Night Wolves arrive in Berlin to remember end of WWII
After several weeks, 6,000 kilometers (3,700 miles), and no little controversy, the Night Wolves arrived at their destination on Monday: the Soviet War Memorial on June 17 Street in central Berlin - a stone's throw from the city's traditional victory arch: the Brandenburg Gate - today, as every day, festooned with crowds of tourists.
The Russian motorcycle club - whose leader Alexander Zaldostanov is said to be a friend of Russian President Vladimir Putin - roared to a halt just in front of one of the Red Army's T-34 tanks that flank the memorial, and promptly began posing for dozens of triumphant photos.
Hundreds of people had already gathered around the Brandenburg Gate and the Memorial to commemorate the 71st anniversary of the capitulation of Nazi Germany to the Allies, but once the Night Wolves arrived, it became their show.
Many people applauded from the side of the wide boulevard, while the photographers and TV cameras rushed over to line up shots of the bearded men dressed in leather with cotton bandannas, and draped in Russian flags with black and orange St George's ribbons, a Russian military symbol that - in recent years - has often been seen on the battlefields of eastern Ukraine.
Support - but not total
Many of the onlookers - a mixture of nationalities from many of the countries that made up the Soviet Union - carried photos of their grandparents who had fought in the Red Army, and - geo-political tension or not - saw nothing in the Night Wolves' presence beyond a show of solidarity for fallen soldiers.
"Nationalists are not a bad thing - Nazis are bad, chauvinists are bad," said one Russian, who had traveled from Bavaria to visit Berlin's Soviet war memorials. "A nationalist is just someone who loves his nation, like a patriot. I saw a US military convoy in Bavaria recently - Germany is still under occupation - but the press is silent about that."
"Seventy years ago, 40 million Soviet citizens* lost their lives so we can walk beneath this sky in peace today," he added. "If the Soviet Union had not made those sacrifices, Germany would certainly be very different today. And the German people should be very grateful - mainly to the Soviet people - that they can live in the country they do today."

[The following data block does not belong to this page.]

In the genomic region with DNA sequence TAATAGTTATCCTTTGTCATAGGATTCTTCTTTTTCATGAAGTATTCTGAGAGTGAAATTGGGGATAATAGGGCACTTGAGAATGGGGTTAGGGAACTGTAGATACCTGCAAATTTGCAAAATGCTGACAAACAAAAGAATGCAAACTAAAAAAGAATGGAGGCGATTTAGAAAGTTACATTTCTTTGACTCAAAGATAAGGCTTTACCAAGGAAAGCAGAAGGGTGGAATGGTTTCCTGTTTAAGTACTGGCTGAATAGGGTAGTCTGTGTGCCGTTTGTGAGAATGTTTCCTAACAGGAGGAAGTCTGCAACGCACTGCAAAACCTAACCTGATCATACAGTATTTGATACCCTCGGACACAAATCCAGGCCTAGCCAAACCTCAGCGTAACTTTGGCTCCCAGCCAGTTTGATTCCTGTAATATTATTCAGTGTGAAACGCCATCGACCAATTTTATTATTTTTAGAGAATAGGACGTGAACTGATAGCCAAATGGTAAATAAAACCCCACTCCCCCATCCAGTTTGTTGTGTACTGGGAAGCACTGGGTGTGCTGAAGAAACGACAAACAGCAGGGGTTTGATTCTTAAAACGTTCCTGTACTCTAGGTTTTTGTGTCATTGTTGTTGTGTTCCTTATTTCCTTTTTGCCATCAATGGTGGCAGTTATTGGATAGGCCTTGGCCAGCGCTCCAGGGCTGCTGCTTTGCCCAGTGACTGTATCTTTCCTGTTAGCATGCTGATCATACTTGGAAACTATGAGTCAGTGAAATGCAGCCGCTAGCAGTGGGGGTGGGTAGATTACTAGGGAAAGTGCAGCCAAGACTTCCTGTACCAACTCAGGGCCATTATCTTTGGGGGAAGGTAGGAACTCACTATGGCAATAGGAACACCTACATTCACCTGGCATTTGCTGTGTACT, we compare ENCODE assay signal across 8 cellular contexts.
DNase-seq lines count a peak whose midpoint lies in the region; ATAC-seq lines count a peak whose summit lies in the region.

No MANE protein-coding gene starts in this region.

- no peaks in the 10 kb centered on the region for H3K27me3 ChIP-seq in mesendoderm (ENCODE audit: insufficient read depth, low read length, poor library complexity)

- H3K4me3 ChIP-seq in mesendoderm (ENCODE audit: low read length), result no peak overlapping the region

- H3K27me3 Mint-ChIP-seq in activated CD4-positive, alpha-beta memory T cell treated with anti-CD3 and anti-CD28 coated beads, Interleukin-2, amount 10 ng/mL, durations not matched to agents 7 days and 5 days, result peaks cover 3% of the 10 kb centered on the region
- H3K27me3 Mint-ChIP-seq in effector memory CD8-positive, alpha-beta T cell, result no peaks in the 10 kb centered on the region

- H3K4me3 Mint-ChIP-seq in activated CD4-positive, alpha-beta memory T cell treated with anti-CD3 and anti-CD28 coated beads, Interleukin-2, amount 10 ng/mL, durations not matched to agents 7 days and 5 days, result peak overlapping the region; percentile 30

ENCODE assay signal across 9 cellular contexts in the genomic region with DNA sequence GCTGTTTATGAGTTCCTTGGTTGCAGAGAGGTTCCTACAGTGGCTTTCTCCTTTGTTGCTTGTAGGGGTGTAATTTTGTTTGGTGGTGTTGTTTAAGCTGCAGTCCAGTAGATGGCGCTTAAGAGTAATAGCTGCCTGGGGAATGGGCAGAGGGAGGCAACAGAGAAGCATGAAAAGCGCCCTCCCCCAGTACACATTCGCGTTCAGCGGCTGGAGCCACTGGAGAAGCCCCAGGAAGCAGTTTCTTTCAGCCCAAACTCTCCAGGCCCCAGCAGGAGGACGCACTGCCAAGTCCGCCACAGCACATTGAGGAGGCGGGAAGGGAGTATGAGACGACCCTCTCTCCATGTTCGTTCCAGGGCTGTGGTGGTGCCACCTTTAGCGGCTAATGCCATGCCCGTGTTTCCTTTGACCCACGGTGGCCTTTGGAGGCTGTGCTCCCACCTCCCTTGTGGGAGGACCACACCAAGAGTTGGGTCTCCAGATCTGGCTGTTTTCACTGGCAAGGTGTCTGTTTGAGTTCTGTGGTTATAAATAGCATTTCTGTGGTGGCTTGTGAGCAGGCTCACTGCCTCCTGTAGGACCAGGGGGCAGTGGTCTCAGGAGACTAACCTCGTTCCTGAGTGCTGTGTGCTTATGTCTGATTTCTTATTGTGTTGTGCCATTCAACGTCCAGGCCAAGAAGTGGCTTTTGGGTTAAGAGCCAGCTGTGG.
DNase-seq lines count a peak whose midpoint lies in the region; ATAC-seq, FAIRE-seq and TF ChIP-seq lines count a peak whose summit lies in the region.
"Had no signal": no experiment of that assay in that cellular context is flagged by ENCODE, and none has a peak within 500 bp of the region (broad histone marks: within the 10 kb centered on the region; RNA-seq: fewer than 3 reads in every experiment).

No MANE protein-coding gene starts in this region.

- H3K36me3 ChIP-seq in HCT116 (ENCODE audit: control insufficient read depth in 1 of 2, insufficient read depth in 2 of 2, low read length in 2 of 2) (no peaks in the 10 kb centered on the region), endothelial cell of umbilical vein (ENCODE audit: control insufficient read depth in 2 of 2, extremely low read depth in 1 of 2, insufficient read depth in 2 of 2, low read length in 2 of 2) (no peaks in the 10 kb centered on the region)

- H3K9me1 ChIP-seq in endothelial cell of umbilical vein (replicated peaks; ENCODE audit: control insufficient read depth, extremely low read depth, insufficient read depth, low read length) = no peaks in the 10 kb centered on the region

Diverse shows of nationalism
But others there were much less comfortable allowing the Night Wolves and the Russian presence to take over the commemoration of the date that Nazi Germany surrendered to the Allies. Among the crowd was a solitary man holding a large Ukrainian flag - a Berliner named Stefan Lauter, who, he said, had many Ukrainian friends. He pointed out that the first Soviet troops to meet their US Allies on German soil (at the town of Torgau, on April 25, 1945) were Ukrainian - and he was there to show his solidarity with the people of Ukraine.
"I'm really surprised that even though there are 10,000 Ukrainians living in Berlin, that I'm the only one with a Ukrainian flag," he told DW. (In fact, the Ukrainian embassy had held a separate commemoration, with Ukrainian Red Army veterans, at the memorial on Saturday).
He didn't have much time for the Night Wolves. "I would've liked to have seen the German government find much clearer words and actions against them," he said. "It's purely a propaganda operation for Putin and the aggressive foreign policy of Russia - which we all know about."
But, he added, he had nothing against people coming from Russia to commemorate fallen soldiers. "Maybe they have ancestors who fought in the Red Army in war," he said. "But I would have preferred it if they'd closed the borders for these gentlemen," he said, pointing to the Night Wolves.
Another Ukrainian in the crowd, Michael Greuss, said he had come to show his "deep gratitude" to the Soviet soldiers who had fallen to liberate Germany - but he also had a caveat: "I think it's very important on a day like today not to let yourself be fooled by Russian propaganda - but to say May 9 doesn't belong to Putin, it doesn't belong to the Russians, it belongs to all the peoples of the Soviet Union. I think it's highly problematic that many people instrumentalize it."
*The exact number of Soviet casualties in World War II are disputed. Most Western scholars estimate between 14 and 29 million. In 1993, the Russian Academy of Sciences put the number at 26.6 million, but many ordinary Russians believe it was closer to 40 million.